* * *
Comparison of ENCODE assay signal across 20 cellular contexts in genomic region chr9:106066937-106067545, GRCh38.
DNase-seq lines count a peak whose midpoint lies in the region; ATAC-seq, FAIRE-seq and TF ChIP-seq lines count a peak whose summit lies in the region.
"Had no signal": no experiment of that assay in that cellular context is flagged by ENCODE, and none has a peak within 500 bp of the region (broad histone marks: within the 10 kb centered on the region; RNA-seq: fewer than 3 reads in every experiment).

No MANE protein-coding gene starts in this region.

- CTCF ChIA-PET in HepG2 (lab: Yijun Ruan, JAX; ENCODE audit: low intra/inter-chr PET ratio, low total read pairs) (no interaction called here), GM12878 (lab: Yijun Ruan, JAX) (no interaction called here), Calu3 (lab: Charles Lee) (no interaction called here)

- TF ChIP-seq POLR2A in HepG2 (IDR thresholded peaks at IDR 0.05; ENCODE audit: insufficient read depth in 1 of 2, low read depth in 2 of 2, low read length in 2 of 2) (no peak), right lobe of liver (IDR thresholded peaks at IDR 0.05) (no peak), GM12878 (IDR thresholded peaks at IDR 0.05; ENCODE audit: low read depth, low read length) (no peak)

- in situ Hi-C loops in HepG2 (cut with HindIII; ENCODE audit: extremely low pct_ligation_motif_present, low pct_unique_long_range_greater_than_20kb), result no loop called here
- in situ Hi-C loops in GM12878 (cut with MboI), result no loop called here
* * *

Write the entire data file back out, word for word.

Comparison of ENCODE assay signal across 20 cellular contexts in genomic region chr9:106066937-106067545, GRCh38.
DNase-seq lines count a peak whose midpoint lies in the region; ATAC-seq, FAIRE-seq and TF ChIP-seq lines count a peak whose summit lies in the region.
"Had no signal": no experiment of that assay in that cellular context is flagged by ENCODE, and none has a peak within 500 bp of the region (broad histone marks: within the 10 kb centered on the region; RNA-seq: fewer than 3 reads in every experiment).

No MANE protein-coding gene starts in this region.

- CTCF ChIA-PET in HepG2 (lab: Yijun Ruan, JAX; ENCODE audit: low intra/inter-chr PET ratio, low total read pairs) (no interaction called here), GM12878 (lab: Yijun Ruan, JAX) (no interaction called here), Calu3 (lab: Charles Lee) (no interaction called here)

- TF ChIP-seq POLR2A in HepG2 (IDR thresholded peaks at IDR 0.05; ENCODE audit: insufficient read depth in 1 of 2, low read depth in 2 of 2, low read length in 2 of 2) (no peak), right lobe of liver (IDR thresholded peaks at IDR 0.05) (no peak), GM12878 (IDR thresholded peaks at IDR 0.05; ENCODE audit: low read depth, low read length) (no peak)

- in situ Hi-C loops in HepG2 (cut with HindIII; ENCODE audit: extremely low pct_ligation_motif_present, low pct_unique_long_range_greater_than_20kb), result no loop called here
- in situ Hi-C loops in GM12878 (cut with MboI), result no loop called here